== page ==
by Barbara Peterson
Airlines and travel industry associations this week sought to reassure the traveling public about new security procedures taking effect, even as some carriers warned travelers bound for the U.S. of longer lines at checkpoints, more scrutiny of electronic devices, and a wider pool of travelers selected for secondary screening.
Early reports from airports in Europe and Asia, however, suggest that the impact of the security moves — none of which are brand new — may not be as bad as feared.
Henry Harteveldt, travel industry analyst at Atmosphere Research, told TMR that on his way back to San Francisco from Amsterdam, he did encounter some additional security at Schiphol Airport, mainly because he was randomly selected for a second screening. Still, he said, the screening process “didn’t seem very different. The only noticeable change was the number of passengers chosen for secondary screening.” He added that gate agents “didn’t ask any new questions,” and that “staff were professional, polite and pleasant.”
Procedures vary by country and by airline
In other countries, the procedures may vary, and that lack of consistency appears to be the main source of concern among airlines as they attempt to explain the changes to their customers.
In Germany, for example, passengers are being subjected to “interviews” which could include questions about who they saw and what they did while in Europe, as well as about general habits, even down to such matters as whether they have hobbies and what they are. A source at a German airline said the questioning is being done by government employees, not airline employees, and it typically will take place after check-in as passengers pass through border checks.
In other countries, passengers may be given a questionnaire to fill out rather than a verbal interrogation; and at others, the scrutiny may be directed more at their belongings — with additional swabbings of electronics and other items.
Seth Miller, an airline expert who pens the “Wandering Aramean” blog, said as he was departing Barcelona earlier this week, he was subjected to “a curious auto da fe;” among other things, he was asked how close he lives to his hometown airport. He, too, reported that there was a longer list of fellow passengers chosen for extra screening.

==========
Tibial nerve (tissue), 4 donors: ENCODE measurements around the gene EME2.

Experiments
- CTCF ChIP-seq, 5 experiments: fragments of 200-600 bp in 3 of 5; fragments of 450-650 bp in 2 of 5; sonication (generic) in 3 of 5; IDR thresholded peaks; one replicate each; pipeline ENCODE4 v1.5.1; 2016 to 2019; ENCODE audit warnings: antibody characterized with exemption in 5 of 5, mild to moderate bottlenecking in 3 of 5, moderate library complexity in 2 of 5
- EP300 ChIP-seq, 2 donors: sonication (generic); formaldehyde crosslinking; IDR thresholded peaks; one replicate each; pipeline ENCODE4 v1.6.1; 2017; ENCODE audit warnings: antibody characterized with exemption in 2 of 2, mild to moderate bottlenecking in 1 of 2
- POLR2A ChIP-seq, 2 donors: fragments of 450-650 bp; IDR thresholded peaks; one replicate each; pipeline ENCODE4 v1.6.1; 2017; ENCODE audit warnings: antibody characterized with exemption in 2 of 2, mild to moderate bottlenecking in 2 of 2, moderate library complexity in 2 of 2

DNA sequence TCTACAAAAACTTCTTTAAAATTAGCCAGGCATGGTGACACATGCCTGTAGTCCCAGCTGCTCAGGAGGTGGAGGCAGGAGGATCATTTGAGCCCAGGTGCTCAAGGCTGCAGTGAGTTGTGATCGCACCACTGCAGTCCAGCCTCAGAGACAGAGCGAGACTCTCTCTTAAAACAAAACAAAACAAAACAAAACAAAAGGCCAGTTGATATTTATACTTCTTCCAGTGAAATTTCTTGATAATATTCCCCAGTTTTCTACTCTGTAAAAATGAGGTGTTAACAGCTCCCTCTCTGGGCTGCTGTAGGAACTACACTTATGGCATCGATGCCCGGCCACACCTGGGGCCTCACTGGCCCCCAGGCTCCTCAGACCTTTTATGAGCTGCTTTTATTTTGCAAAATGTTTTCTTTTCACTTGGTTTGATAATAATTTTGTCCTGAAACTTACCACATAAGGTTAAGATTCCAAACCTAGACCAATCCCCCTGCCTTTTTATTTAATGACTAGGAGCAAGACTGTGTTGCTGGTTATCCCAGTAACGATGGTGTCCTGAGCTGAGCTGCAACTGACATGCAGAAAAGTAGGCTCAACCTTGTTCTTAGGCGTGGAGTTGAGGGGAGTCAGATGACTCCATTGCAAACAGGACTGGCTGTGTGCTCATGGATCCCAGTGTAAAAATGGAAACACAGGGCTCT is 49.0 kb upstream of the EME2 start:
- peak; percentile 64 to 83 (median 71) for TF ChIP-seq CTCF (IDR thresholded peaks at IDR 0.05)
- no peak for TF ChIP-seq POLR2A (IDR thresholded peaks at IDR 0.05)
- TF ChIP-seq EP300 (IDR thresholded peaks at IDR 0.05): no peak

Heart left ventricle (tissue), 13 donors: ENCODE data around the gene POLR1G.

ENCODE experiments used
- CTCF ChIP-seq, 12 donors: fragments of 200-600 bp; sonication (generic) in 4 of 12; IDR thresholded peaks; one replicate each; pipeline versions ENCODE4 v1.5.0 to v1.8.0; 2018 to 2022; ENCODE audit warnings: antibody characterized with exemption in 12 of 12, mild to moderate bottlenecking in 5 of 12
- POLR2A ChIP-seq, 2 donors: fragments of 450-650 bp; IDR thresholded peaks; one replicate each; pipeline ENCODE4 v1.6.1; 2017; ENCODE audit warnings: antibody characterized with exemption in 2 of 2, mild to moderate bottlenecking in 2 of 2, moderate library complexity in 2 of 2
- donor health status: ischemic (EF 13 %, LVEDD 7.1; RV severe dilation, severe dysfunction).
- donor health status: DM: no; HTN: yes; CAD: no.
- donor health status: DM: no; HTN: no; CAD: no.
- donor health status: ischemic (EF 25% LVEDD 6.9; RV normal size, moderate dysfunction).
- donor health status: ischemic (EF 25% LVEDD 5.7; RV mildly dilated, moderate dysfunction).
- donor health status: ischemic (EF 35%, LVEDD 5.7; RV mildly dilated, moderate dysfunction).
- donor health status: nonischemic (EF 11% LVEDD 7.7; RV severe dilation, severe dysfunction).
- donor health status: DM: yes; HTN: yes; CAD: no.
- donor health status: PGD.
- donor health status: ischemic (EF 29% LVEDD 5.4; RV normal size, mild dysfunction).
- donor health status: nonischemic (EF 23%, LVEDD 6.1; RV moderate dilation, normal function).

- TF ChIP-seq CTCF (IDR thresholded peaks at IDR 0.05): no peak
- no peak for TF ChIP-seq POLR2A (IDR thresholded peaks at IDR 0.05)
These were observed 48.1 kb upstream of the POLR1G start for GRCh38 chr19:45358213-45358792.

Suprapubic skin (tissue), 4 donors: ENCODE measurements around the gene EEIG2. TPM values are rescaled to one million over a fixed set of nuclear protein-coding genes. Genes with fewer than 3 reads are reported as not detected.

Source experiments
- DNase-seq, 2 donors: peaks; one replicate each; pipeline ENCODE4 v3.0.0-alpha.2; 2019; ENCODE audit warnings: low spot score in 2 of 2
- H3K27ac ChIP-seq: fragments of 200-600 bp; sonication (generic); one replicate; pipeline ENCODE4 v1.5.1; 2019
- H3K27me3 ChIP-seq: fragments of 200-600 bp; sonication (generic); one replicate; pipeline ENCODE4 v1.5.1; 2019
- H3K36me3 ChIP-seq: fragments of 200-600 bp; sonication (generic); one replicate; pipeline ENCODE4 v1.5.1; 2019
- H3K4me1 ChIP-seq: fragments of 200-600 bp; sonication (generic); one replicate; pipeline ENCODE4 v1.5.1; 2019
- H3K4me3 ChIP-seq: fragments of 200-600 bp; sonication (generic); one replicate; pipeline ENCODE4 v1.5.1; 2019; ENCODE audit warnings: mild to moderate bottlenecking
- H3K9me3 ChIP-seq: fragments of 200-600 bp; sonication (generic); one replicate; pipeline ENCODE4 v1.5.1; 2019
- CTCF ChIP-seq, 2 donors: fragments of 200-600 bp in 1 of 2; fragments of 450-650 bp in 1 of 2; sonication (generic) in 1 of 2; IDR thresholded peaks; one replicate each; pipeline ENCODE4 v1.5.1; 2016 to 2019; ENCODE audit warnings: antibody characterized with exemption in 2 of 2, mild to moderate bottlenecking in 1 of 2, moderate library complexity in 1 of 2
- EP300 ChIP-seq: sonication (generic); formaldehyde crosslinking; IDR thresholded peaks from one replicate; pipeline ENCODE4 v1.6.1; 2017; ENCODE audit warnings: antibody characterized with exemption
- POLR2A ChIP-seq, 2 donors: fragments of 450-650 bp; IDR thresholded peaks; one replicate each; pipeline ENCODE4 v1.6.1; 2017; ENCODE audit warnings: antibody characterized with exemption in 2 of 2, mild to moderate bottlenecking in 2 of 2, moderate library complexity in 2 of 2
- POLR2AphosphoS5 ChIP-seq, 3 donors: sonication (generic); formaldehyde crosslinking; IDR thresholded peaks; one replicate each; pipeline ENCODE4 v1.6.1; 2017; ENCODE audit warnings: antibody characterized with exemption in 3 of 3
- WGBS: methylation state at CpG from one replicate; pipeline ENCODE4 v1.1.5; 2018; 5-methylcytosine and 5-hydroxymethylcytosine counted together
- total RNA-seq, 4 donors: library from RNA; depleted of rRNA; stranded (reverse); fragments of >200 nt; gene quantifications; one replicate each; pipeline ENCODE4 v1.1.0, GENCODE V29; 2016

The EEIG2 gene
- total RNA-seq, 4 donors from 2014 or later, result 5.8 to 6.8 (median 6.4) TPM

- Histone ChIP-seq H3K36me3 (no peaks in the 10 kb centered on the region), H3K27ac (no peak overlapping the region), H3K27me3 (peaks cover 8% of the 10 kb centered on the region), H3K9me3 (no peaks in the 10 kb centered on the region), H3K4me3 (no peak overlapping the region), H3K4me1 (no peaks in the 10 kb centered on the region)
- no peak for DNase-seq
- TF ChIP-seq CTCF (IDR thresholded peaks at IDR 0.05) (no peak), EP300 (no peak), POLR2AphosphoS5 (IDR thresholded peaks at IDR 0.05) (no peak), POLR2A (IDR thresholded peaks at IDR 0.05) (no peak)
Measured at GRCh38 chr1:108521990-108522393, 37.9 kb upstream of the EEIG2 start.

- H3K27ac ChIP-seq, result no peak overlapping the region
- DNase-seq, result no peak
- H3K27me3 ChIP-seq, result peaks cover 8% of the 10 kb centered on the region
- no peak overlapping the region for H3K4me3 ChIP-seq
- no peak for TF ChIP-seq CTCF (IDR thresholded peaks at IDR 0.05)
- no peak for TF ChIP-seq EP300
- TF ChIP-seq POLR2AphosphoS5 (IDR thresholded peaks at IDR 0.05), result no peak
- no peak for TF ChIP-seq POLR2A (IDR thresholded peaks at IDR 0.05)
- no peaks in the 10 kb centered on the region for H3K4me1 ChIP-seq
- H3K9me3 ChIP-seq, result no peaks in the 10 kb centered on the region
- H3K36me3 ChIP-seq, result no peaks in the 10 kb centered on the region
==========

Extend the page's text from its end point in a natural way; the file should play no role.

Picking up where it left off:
The new moves were expected. Earlier this year, the U.S. gave the 180 airlines that fly to the states six months to step up security, after a short-lived electronics ban barred laptops and other devices from hand luggage on flights from eight predominantly Muslim countries. The ban was prompted by intelligence that terrorists had developed hard-to-detect ways of hiding a bomb inside a laptop computer.
Potentially, more than 325,000 passengers on 2,000 commercial flights a day will be affected. But while the deadline was officially this week, a TSA source said that some airlines had been given an extension until early next year to comply.
Royal Jordanian Airlines, for example, said it would roll out new procedures in mid-January, and that it would involve handing out questionnaires to travelers prior to check-in. Airlines that have already announced procedures include Air France, Cathay Pacific, Delta, Emirates, Egyptair, Lufthansa and Singapore.
In Portugal, the government announced that both TAP Air Portugal and the Azorean line SATA would be working with Portuguese police to “conduct short security interviews of passengers flying to the United States.” Virgin Atlantic, however, took a somewhat different tack, saying that it was aware of the measures but that “we do not anticipate any disruption to customers.”
Travelers must plan extra time to check in, others services may be affected
The direct impact on customers is unclear, since most international fliers have become accustomed to periodic alarms over security – and as a result, allow extra time to get to the airport. But aside from the usual advice to arrive three hours in advance of departure, the changes could affect some other services; Cathay Pacific, for example, said it would suspend its downtown check-in and self-bag drop services in Hong Kong.
International airlines were generally supportive of the moves, with Airlines for America, a trade group, praising U.S. officials giving carriers flexibility in meeting the new requirements. But the head of the International Air Transport Association expressed some concerns about the way it was being carried out.
“What we have seen is very strange,” IATA chief Alexandre de Juniac told reporters in Taipei this week, describing the measures as having been announced “without any prior consultation. That is very concerning and disturbing.”